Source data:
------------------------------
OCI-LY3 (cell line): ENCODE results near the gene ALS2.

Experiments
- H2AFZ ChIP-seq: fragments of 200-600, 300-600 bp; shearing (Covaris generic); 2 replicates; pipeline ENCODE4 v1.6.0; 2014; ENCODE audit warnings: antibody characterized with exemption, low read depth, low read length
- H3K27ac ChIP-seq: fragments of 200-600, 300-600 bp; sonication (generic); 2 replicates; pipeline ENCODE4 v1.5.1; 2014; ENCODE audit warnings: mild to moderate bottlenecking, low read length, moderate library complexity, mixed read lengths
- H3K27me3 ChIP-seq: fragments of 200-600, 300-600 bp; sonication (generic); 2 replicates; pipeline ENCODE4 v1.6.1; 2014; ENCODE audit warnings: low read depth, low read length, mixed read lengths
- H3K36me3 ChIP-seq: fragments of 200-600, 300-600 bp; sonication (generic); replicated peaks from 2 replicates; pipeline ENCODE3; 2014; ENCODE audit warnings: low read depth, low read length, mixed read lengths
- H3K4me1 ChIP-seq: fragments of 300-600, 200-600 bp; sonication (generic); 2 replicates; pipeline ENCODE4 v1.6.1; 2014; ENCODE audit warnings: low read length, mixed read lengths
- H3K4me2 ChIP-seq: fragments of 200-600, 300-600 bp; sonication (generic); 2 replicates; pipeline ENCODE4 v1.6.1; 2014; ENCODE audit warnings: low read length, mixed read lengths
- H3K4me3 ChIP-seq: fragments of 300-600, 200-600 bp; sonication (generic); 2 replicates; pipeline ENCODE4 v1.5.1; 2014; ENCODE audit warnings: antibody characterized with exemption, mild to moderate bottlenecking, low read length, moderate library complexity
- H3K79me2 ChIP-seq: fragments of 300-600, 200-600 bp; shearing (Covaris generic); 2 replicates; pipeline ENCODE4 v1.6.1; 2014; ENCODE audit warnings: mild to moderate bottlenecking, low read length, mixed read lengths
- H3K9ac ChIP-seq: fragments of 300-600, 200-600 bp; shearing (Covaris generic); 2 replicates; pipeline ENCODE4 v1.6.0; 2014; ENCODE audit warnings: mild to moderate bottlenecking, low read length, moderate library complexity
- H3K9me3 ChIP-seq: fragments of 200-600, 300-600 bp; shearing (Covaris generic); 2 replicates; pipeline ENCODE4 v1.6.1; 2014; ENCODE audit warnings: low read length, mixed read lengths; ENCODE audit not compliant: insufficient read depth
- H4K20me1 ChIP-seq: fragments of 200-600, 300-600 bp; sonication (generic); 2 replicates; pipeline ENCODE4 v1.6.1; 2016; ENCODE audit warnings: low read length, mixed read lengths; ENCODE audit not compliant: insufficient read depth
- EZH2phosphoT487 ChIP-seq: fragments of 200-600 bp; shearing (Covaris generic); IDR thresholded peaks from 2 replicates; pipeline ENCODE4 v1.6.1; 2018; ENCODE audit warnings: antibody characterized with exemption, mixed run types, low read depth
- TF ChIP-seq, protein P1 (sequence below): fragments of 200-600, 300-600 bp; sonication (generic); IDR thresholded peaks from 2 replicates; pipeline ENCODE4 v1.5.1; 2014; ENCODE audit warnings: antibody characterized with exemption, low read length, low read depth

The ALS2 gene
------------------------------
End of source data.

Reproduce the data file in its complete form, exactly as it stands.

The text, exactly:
OCI-LY3 (cell line): ENCODE results near the gene ALS2.

Experiments
- H2AFZ ChIP-seq: fragments of 200-600, 300-600 bp; shearing (Covaris generic); 2 replicates; pipeline ENCODE4 v1.6.0; 2014; ENCODE audit warnings: antibody characterized with exemption, low read depth, low read length
- H3K27ac ChIP-seq: fragments of 200-600, 300-600 bp; sonication (generic); 2 replicates; pipeline ENCODE4 v1.5.1; 2014; ENCODE audit warnings: mild to moderate bottlenecking, low read length, moderate library complexity, mixed read lengths
- H3K27me3 ChIP-seq: fragments of 200-600, 300-600 bp; sonication (generic); 2 replicates; pipeline ENCODE4 v1.6.1; 2014; ENCODE audit warnings: low read depth, low read length, mixed read lengths
- H3K36me3 ChIP-seq: fragments of 200-600, 300-600 bp; sonication (generic); replicated peaks from 2 replicates; pipeline ENCODE3; 2014; ENCODE audit warnings: low read depth, low read length, mixed read lengths
- H3K4me1 ChIP-seq: fragments of 300-600, 200-600 bp; sonication (generic); 2 replicates; pipeline ENCODE4 v1.6.1; 2014; ENCODE audit warnings: low read length, mixed read lengths
- H3K4me2 ChIP-seq: fragments of 200-600, 300-600 bp; sonication (generic); 2 replicates; pipeline ENCODE4 v1.6.1; 2014; ENCODE audit warnings: low read length, mixed read lengths
- H3K4me3 ChIP-seq: fragments of 300-600, 200-600 bp; sonication (generic); 2 replicates; pipeline ENCODE4 v1.5.1; 2014; ENCODE audit warnings: antibody characterized with exemption, mild to moderate bottlenecking, low read length, moderate library complexity
- H3K79me2 ChIP-seq: fragments of 300-600, 200-600 bp; shearing (Covaris generic); 2 replicates; pipeline ENCODE4 v1.6.1; 2014; ENCODE audit warnings: mild to moderate bottlenecking, low read length, mixed read lengths
- H3K9ac ChIP-seq: fragments of 300-600, 200-600 bp; shearing (Covaris generic); 2 replicates; pipeline ENCODE4 v1.6.0; 2014; ENCODE audit warnings: mild to moderate bottlenecking, low read length, moderate library complexity
- H3K9me3 ChIP-seq: fragments of 200-600, 300-600 bp; shearing (Covaris generic); 2 replicates; pipeline ENCODE4 v1.6.1; 2014; ENCODE audit warnings: low read length, mixed read lengths; ENCODE audit not compliant: insufficient read depth
- H4K20me1 ChIP-seq: fragments of 200-600, 300-600 bp; sonication (generic); 2 replicates; pipeline ENCODE4 v1.6.1; 2016; ENCODE audit warnings: low read length, mixed read lengths; ENCODE audit not compliant: insufficient read depth
- EZH2phosphoT487 ChIP-seq: fragments of 200-600 bp; shearing (Covaris generic); IDR thresholded peaks from 2 replicates; pipeline ENCODE4 v1.6.1; 2018; ENCODE audit warnings: antibody characterized with exemption, mixed run types, low read depth
- TF ChIP-seq, protein P1 (sequence below): fragments of 200-600, 300-600 bp; sonication (generic); IDR thresholded peaks from 2 replicates; pipeline ENCODE4 v1.5.1; 2014; ENCODE audit warnings: antibody characterized with exemption, low read length, low read depth

The ALS2 gene